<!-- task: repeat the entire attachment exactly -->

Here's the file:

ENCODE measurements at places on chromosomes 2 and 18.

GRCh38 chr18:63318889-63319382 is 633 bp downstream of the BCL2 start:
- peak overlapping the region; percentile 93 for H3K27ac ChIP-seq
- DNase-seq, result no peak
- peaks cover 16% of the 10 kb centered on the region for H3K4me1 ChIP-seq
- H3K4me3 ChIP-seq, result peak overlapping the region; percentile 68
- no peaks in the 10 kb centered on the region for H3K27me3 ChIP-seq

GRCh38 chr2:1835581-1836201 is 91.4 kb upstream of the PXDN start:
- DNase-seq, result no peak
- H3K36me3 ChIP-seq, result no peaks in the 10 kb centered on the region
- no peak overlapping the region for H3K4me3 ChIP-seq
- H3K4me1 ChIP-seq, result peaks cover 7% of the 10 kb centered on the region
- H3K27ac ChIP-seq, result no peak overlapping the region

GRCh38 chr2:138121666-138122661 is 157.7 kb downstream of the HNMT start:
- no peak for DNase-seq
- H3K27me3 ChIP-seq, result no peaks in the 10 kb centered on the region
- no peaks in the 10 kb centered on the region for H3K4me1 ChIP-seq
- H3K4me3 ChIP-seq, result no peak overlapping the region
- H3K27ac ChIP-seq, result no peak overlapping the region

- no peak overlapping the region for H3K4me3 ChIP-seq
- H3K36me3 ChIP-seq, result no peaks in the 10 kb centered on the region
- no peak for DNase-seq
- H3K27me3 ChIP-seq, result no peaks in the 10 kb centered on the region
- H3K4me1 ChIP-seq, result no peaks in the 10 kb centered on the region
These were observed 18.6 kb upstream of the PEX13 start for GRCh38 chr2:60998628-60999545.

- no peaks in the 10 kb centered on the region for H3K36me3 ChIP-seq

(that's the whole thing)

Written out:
ENCODE measurements at places on chromosomes 2 and 18.

GRCh38 chr18:63318889-63319382 is 633 bp downstream of the BCL2 start:
- peak overlapping the region; percentile 93 for H3K27ac ChIP-seq
- DNase-seq, result no peak
- peaks cover 16% of the 10 kb centered on the region for H3K4me1 ChIP-seq
- H3K4me3 ChIP-seq, result peak overlapping the region; percentile 68
- no peaks in the 10 kb centered on the region for H3K27me3 ChIP-seq

GRCh38 chr2:1835581-1836201 is 91.4 kb upstream of the PXDN start:
- DNase-seq, result no peak
- H3K36me3 ChIP-seq, result no peaks in the 10 kb centered on the region
- no peak overlapping the region for H3K4me3 ChIP-seq
- H3K4me1 ChIP-seq, result peaks cover 7% of the 10 kb centered on the region
- H3K27ac ChIP-seq, result no peak overlapping the region

GRCh38 chr2:138121666-138122661 is 157.7 kb downstream of the HNMT start:
- no peak for DNase-seq
- H3K27me3 ChIP-seq, result no peaks in the 10 kb centered on the region
- no peaks in the 10 kb centered on the region for H3K4me1 ChIP-seq
- H3K4me3 ChIP-seq, result no peak overlapping the region
- H3K27ac ChIP-seq, result no peak overlapping the region

- no peak overlapping the region for H3K4me3 ChIP-seq
- H3K36me3 ChIP-seq, result no peaks in the 10 kb centered on the region
- no peak for DNase-seq
- H3K27me3 ChIP-seq, result no peaks in the 10 kb centered on the region
- H3K4me1 ChIP-seq, result no peaks in the 10 kb centered on the region
These were observed 18.6 kb upstream of the PEX13 start for GRCh38 chr2:60998628-60999545.

- no peaks in the 10 kb centered on the region for H3K36me3 ChIP-seq